Dare I Join the Daughters of the American Revolution?
I am an open atheist and humanist chaplain who recently applied to join the Daughters of the American Revolution (DAR). I have three patriot ancestors, and given my fascination with genealogy--along with having a bachelor's degree in history--I figured I'd apply.
I have seen some really great social contributions made by chapters of the DAR and joining together with others to do good certainly appeals to me. I have yet to be accepted but did attend one gathering at the nearby chapter to which I would belong upon being accepted. I also joined other DAR members, both prospective and current, from all over the US in an online, social media chat group.
At the in-person gathering, I found the women to be young, energetic, and seemingly progressive. I admit not having been fond of the prayer and oath that the chapter meeting opened with as it contained religious references (not surprising as the DAR motto is "God, Home, and Country"). And I noticed, when online, a lot of references to Christianity by women in the chat group. A few of them remarked that atheists have no place in DAR, but I have been reassured that they welcome women of all religious backgrounds--not so sure about those with no religion.
Is there a place for atheists in the DAR? Some may say no, but I say that change must come from within and if being one of few (albeit unwelcome) atheists makes a difference, then I am all for joining. I am also mother to a transgender daughter who, following in my footsteps, may one day wish to apply. I wonder how the Daughters of the American Revolution will respond to that. I have inquired and was told there would likely be no problem. What are your thoughts on atheists and humanists in the DAR?
--I Prefer "Good, Home, and Country"
Groucho Marx didn't want to be a member of any club that would accept him as a member. I tend not to want to join any club that doesn't want me as a member. I'm also not generally inclined toward single-gender organizations, although I do understand that they can serve a purpose. And my immediate mental picture of the DAR is a group of women as white as the Queen, more exclusionary than inclusive. But you clearly have a better-informed and up-to-date perspective than I, and you've seen a lot to like, a little not to like, and a bit you'd like to change from within. That sounds like a great plan. Atheists and humanists should be wherever they want to be.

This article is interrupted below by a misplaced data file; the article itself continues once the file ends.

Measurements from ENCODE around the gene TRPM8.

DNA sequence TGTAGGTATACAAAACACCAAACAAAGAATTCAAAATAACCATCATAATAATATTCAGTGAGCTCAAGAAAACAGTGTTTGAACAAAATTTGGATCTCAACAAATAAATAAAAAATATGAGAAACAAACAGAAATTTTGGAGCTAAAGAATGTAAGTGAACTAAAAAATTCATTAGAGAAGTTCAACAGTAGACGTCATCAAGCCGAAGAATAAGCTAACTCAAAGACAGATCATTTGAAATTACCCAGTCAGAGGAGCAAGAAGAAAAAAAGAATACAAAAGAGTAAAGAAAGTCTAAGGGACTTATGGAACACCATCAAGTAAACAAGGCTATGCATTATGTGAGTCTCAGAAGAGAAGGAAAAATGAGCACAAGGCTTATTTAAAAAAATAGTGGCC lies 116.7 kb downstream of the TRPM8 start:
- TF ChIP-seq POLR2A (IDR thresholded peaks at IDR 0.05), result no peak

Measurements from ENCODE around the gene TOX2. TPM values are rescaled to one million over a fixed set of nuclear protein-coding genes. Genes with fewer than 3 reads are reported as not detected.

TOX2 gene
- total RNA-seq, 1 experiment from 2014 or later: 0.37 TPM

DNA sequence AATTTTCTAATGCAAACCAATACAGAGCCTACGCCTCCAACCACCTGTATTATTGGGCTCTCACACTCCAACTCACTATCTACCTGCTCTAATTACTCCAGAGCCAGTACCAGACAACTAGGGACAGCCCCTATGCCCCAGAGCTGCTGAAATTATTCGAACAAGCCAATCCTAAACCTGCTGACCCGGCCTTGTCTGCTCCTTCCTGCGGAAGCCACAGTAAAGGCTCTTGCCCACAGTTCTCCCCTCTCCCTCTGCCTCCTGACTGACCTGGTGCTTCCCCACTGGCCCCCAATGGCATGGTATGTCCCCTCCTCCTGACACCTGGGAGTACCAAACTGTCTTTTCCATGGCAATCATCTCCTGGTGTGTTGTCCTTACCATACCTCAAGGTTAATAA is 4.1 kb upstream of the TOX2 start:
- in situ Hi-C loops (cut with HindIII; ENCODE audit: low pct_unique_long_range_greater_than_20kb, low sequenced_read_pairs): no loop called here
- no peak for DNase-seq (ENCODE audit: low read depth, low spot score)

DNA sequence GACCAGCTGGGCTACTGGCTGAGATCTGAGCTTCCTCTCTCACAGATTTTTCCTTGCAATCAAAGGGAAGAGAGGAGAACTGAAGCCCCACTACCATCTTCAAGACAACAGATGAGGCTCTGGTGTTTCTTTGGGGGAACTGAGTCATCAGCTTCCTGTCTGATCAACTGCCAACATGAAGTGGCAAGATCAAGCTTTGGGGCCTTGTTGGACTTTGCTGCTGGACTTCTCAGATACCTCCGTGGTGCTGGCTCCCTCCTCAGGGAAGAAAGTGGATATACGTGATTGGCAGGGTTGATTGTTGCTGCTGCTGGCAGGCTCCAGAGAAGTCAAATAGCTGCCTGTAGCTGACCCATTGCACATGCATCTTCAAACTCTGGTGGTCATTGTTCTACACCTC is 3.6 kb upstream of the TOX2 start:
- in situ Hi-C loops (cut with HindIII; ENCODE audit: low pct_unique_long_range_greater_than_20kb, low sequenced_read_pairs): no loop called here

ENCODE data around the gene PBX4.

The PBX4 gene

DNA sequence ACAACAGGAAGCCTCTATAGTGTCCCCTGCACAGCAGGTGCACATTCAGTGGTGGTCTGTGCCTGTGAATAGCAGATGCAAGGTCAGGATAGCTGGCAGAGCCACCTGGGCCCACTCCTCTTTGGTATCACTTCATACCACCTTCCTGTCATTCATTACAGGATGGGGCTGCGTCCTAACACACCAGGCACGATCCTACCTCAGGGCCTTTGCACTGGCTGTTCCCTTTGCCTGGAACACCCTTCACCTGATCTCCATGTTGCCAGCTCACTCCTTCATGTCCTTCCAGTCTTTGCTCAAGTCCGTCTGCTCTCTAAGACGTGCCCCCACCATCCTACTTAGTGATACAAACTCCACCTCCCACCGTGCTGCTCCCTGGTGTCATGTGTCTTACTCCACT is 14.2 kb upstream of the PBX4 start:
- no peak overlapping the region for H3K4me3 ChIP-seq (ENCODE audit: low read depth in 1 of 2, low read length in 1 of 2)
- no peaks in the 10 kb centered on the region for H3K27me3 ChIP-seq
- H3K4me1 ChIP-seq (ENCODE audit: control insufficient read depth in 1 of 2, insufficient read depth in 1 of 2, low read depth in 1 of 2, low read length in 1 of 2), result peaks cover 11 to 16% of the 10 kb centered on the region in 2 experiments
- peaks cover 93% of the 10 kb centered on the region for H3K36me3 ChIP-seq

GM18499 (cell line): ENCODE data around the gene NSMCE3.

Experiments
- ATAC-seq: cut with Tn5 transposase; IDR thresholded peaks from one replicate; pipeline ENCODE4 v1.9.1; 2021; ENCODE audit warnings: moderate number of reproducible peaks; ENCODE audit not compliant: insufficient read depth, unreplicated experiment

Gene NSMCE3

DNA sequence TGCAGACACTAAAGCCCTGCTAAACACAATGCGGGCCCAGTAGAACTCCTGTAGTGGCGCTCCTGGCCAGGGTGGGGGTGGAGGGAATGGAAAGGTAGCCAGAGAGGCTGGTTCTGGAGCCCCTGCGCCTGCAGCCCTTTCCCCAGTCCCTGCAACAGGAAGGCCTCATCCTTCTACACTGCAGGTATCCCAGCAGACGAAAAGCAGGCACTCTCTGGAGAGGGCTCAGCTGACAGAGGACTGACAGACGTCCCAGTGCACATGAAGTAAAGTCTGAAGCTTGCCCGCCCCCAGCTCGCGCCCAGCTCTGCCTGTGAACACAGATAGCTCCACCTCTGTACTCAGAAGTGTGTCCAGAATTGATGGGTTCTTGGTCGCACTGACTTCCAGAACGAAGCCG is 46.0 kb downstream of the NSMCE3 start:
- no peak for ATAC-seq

Do your due diligence, if you haven't already, to be sure the bylaws don't explicitly require a religious faith, or define daughters as assigned female at birth (I suspect the foremothers never foresaw that). Then go ahead and join. Perhaps you can soft-pedal your atheism until you've cultivated the respect and friendship of your fellow DARs, and then start expressing your non-belief, as well as suggesting a more inclusive opening for meetings. Perhaps you can advocate redefining the "D" to embrace Descendants of the American Revolution, regardless of gender. Good luck!
The Humanist Dilemma runs every Friday at TheHumanist.com. If you're experiencing an ethical dilemma or need advice from a humanist perspective, send your questions to email@example.com. All inquiries are kept confidential.
JOAN REISMAN-BRILL is a writer based in New York City. She has been steadily increasing her humanist identification and activism, and while she doesn't pretend to have all the answers, she welcomes this opportunity.
Caption: Daughters of the American Revolution, 1915